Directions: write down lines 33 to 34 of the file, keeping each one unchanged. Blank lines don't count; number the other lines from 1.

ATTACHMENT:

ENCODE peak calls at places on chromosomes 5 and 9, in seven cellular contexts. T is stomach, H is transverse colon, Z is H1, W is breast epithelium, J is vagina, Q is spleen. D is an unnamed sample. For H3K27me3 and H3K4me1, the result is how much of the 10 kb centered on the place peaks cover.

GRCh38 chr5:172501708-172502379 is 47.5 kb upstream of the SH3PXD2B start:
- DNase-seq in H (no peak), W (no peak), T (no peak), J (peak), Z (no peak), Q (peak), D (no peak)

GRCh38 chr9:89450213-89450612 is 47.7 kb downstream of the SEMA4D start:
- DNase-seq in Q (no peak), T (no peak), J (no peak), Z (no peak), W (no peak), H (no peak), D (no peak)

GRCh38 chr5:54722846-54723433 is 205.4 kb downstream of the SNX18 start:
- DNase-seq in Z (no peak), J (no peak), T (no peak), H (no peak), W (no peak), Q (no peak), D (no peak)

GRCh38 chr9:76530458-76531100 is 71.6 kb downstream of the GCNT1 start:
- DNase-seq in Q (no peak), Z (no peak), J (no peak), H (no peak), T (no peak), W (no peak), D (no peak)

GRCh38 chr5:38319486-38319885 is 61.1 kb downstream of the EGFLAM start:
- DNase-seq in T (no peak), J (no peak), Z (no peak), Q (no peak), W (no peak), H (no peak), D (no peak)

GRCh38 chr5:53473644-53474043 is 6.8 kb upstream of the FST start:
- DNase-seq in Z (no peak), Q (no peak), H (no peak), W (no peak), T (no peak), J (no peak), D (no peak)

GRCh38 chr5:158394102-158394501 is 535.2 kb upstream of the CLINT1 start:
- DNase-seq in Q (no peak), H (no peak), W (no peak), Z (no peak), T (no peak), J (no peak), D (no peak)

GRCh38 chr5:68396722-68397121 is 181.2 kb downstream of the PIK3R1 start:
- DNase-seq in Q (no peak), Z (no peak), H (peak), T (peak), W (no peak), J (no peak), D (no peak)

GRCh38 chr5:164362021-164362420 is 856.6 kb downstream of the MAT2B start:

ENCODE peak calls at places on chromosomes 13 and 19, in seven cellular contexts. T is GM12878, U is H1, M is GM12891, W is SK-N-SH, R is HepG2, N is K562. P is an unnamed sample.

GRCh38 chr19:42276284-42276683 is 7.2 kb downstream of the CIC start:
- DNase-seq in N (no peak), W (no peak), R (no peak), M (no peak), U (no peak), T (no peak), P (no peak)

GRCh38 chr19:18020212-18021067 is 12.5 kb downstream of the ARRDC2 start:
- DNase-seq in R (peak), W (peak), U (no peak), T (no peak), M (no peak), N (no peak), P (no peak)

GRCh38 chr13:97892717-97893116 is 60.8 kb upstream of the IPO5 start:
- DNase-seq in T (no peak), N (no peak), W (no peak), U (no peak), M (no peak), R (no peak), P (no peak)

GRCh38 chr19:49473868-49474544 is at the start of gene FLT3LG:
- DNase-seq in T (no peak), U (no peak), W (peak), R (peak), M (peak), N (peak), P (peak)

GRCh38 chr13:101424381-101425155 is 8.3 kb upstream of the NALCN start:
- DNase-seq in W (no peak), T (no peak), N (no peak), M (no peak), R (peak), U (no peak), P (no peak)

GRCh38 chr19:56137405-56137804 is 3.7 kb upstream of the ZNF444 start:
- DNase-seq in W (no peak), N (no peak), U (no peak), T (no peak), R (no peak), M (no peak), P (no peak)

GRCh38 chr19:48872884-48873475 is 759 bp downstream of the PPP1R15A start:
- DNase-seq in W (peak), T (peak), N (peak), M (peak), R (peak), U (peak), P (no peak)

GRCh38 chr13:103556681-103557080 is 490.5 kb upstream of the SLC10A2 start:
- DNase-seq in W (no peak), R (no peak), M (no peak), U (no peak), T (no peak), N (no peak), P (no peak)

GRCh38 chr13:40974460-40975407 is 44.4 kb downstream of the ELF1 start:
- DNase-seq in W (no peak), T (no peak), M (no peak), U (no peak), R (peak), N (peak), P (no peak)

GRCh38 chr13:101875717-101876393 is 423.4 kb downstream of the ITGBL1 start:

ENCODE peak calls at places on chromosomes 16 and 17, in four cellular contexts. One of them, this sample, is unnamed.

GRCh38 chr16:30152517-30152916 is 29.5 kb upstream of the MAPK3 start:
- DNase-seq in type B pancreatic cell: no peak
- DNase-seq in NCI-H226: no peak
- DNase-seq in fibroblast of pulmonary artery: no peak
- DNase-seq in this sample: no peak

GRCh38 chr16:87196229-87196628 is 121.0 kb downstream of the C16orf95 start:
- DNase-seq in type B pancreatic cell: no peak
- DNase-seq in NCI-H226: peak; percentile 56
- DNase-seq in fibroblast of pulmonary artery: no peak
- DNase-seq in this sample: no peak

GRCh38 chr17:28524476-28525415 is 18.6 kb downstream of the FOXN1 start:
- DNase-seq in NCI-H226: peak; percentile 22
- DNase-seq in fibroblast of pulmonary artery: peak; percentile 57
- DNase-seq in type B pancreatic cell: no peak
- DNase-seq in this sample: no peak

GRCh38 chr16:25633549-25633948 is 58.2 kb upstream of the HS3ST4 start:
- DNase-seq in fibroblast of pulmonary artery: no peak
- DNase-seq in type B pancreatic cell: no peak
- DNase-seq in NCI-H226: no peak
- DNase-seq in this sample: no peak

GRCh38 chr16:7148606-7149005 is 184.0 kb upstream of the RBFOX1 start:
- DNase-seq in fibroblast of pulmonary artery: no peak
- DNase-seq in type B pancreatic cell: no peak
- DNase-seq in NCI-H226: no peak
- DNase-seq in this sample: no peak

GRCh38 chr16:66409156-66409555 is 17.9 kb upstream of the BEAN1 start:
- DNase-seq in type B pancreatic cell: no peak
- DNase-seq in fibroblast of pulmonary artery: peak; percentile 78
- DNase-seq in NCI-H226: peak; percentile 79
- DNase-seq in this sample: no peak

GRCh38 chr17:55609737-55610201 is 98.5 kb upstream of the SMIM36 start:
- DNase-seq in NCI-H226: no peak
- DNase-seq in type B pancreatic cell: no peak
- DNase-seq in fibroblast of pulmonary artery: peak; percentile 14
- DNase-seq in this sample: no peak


- DNase-seq in W (peak), T (peak), N (peak), M (peak), R (peak), U (peak), P (no peak)

GRCh38 chr13:103556681-103557080 is 490.5 kb upstream of the SLC10A2 start: